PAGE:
Rejection is part of the academic process. Not all papers make it to the publishing stage, so rejection is common. The way researchers handle this rejection, however, can make this a learning opportunity.
First thing’s first: walk away from the computer. So says Professor Peter License of the University of Nottingham and Associate Editor of ACS Sustainable Chemistry & Engineering recommends. Take yourself out of the “pressure cooker of science.” Take a walk and try understanding what the reviewer is saying.
Professor Stuart Rowan of the University of Chicago and Editor-in-Chief of ACS Macro Letters has similar advice from personal experience. “Do not email anyone straight away,” he explains, “give it two or three days.” Giving it time allows researchers to come back with a cooler attitude.
Professor T. Brent Gunnoe of the University of Virginia and Associate Editor of ACS Catalysis says the key is to not take it personally. It’s difficult to do because the research has taken months, and often years, but reading the reviews as advice will often improve your skills.
Professor Audrey Moores of McGill University and Associate Editor at ACS Sustainable Chemistry & Engineering builds on this by saying you should read each critique carefully, one at a time, and then going back to make the changes.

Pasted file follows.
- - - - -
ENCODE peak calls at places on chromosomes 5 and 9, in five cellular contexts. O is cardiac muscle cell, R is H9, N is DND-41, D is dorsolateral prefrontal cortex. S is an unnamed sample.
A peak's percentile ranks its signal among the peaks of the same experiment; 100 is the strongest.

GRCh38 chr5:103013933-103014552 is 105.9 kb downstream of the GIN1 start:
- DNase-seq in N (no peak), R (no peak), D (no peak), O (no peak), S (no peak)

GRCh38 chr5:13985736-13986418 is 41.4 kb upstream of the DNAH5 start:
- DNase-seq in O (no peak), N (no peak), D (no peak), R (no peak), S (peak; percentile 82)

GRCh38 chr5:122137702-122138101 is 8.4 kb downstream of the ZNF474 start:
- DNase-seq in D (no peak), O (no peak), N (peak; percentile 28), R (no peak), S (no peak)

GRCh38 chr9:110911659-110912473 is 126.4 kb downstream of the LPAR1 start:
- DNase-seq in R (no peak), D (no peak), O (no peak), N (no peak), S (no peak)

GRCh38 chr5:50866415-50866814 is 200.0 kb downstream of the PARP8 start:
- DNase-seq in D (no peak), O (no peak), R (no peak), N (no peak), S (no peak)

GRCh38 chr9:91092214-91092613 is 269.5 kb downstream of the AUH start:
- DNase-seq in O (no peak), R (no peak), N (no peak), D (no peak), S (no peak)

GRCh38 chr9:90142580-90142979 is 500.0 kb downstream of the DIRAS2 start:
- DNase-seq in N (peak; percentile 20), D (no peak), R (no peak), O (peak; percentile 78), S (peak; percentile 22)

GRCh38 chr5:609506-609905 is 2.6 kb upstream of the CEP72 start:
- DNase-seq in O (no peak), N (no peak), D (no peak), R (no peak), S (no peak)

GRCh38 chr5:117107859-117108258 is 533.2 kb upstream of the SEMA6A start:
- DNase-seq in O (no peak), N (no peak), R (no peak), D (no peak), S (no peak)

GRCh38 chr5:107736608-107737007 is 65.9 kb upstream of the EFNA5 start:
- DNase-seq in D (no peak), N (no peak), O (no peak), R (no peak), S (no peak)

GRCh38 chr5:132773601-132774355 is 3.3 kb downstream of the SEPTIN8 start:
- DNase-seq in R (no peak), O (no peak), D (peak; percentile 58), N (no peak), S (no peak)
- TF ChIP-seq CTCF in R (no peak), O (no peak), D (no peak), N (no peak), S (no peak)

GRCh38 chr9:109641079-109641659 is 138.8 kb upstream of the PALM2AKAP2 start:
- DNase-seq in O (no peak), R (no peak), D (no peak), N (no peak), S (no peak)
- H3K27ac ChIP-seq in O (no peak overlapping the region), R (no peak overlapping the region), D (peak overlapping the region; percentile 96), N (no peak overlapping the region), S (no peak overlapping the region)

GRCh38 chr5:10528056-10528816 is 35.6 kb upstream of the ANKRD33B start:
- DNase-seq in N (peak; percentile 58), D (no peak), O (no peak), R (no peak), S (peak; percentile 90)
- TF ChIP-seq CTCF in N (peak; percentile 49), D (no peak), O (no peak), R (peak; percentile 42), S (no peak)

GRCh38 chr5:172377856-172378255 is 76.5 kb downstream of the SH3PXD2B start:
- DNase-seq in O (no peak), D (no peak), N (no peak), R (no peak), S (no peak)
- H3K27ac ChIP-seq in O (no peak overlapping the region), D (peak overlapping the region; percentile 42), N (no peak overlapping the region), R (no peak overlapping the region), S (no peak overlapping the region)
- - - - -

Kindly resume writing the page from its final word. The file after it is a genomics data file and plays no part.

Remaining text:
“Consider the possibility that the reviews might be right,” said Professor Olaf G. Weist of the University of Notre Dame advises. Ignoring the corrections won’t help you write a better paper, so it’s best to learn what needs to be improved.
Professor Johnathan V. Sweedler, James R. Eiszner Family Endowed Chair in Chemistry and Director, School of Chemical Sciences, University of Illinois, and Editor-in-Chief of Analytical Chemistry says yes, you may write a response to your reviewer, but don’t send it. Take time to think about it before responding.
Modern reviewers, however, are much more open to legitimate rebuttal, says Professor Phil Baran of The Scripps Research Institute and Associate Editor of Journal of the American Chemical Society argues.
Professor Peter License of University of Nottingham and Associate Editor of ACS Sustainable Chemistry & Engineering says to embrace the rejection. Journals wouldn’t be diverse if they accepted all submissions.
Rejection is normal. Taking it in and allowing some time lets you review the criticism with a clear head. When you don’t take it personally, you’re able to re-evaluate and learn from it. If you believe you’ve been wrongly rejected, consider an appeal.
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